President Trump said Saturday that he could name a new FBI director by next week, as five or more candidates are being interviewed at Justice Department headquarters in Washington, D.C.
"I think the process is going to move quickly,” Trump said aboard Air Force One, on his way to give a college commencement speech. “Almost all of (the candidates) are very well known. They've been vetted over their lifetime, essentially. But very well known, highly respected, really talented people and that's what we want for the FBI."
Trump on Tuesday fired FBI Director James Comey.
The president said Saturday a new director could be named by Friday, the day he departs for his first presidential foreign trip.
"That is possible," Trump said en route to give the commencement speech at Liberty University, in Lynchburg, Va.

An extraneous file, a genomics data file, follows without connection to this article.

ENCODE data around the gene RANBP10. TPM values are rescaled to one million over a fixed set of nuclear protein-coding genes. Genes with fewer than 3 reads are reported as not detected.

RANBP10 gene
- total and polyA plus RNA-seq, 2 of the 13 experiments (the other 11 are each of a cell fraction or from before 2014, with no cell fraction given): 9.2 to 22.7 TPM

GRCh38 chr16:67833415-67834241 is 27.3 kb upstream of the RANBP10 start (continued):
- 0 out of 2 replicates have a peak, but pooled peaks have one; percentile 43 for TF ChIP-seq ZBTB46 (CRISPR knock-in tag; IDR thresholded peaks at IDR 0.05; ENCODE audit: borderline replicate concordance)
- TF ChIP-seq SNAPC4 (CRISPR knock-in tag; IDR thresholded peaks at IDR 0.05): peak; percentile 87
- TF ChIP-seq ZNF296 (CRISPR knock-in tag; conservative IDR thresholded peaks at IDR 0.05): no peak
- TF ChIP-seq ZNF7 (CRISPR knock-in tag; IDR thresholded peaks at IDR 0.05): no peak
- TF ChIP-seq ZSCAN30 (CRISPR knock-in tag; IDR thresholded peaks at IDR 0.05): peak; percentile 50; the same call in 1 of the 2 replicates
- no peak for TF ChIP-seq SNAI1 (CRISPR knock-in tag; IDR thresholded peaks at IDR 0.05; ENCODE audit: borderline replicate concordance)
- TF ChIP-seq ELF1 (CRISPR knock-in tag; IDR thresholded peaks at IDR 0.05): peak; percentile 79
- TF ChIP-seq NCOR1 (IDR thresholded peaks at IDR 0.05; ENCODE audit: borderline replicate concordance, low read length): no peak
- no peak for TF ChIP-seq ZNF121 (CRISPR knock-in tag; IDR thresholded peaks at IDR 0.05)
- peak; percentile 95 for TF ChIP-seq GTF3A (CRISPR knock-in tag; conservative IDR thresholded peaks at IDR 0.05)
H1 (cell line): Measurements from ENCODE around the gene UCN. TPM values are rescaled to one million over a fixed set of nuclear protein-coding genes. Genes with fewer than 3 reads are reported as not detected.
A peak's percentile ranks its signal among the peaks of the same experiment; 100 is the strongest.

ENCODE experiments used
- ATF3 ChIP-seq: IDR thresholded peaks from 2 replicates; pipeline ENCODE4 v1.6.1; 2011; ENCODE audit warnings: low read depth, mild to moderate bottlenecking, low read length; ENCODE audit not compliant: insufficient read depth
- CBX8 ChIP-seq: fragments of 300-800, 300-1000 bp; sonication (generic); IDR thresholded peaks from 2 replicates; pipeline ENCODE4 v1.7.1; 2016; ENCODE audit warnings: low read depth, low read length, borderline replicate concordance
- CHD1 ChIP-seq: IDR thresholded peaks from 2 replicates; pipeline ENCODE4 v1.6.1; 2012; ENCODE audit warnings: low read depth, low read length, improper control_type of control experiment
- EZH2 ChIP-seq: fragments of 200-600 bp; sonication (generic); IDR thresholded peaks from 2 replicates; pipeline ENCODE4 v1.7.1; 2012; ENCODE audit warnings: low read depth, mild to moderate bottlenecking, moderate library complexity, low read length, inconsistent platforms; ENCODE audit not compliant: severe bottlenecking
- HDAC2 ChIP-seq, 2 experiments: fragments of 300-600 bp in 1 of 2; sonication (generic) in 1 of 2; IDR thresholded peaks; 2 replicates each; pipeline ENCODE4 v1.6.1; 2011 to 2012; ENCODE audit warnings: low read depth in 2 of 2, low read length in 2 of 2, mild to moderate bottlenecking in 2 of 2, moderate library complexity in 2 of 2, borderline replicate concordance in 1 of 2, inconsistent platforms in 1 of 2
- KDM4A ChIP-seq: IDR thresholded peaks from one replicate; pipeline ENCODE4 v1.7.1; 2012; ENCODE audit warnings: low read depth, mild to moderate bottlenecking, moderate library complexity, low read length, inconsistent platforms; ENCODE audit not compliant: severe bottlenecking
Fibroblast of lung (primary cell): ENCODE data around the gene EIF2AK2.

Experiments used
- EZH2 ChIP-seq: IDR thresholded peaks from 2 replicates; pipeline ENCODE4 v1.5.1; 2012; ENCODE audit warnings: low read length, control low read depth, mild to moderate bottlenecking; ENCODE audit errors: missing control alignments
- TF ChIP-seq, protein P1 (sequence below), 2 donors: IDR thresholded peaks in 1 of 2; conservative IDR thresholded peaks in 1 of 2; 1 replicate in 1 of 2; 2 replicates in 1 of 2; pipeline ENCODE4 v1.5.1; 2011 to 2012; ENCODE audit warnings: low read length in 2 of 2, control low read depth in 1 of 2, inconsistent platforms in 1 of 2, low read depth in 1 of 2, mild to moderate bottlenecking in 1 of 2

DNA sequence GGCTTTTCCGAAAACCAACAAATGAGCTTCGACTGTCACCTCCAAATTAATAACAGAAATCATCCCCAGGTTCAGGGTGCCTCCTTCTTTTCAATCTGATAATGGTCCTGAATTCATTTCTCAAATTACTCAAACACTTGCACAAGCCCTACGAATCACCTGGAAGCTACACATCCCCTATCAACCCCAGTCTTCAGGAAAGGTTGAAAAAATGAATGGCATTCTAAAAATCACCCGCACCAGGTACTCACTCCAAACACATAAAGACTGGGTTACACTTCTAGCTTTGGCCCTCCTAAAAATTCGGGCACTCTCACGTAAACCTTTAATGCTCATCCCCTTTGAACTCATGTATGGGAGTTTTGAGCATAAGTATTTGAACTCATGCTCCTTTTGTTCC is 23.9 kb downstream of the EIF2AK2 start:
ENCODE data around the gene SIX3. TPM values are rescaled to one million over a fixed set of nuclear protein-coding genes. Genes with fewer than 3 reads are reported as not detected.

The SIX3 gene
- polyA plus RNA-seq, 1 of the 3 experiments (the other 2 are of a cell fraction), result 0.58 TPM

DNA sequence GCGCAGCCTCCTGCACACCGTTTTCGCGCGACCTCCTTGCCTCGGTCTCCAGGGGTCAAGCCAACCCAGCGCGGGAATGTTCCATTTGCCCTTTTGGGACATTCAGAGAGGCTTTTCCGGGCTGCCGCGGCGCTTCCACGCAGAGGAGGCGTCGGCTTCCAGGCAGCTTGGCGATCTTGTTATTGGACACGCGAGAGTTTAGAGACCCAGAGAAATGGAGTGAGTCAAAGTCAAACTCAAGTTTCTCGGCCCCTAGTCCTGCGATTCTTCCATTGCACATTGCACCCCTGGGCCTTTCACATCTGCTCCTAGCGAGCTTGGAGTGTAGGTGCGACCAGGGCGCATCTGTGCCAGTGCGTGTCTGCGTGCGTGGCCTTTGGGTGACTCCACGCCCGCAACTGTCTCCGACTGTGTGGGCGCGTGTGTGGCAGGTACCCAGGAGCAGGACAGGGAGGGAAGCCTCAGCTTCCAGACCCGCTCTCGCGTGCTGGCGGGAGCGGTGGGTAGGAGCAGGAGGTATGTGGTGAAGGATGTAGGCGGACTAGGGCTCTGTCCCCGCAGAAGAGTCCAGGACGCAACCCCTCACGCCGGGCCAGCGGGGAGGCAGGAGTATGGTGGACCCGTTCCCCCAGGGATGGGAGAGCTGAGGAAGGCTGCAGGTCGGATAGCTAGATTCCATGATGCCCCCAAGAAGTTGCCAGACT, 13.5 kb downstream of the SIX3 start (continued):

The first candidate interviewed Saturday was Alice Fisher -- a white-collar defense attorney. Fisher spoke for about 90 minutes with Attorney General Jeff Sessions and his deputy, Rod Rosenstein.
Three other were expected to be interview on Saturday afternoon.
They are acting FBI director Andrew McCabe, Michael J. Garcia, an associate judge on New York's highest court, and GOP Sen. John Cornyn of Texas, the No. 2 Senate leader and a former state attorney general.
However, sources have told Fox News that at least two additional candidates are being interviewed Saturday.
They are Adam Lee, the special agent in charge at the FBI's Richmond office, and Henry Hudson, a district judge of the U.S. Court for the Eastern District of Virginia.
No candidates will be interviewed Sunday, the sources also said.
Trump is considering nearly a dozen candidates to succeed Comey.
Whomever is appointed by Trump would have to be confirmed by the GOP-led Senate.
Fisher was assistant attorney general for the department's criminal division under President George W. Bush.
Fox News' Jake Gibson and the Associated Press contributed to this report.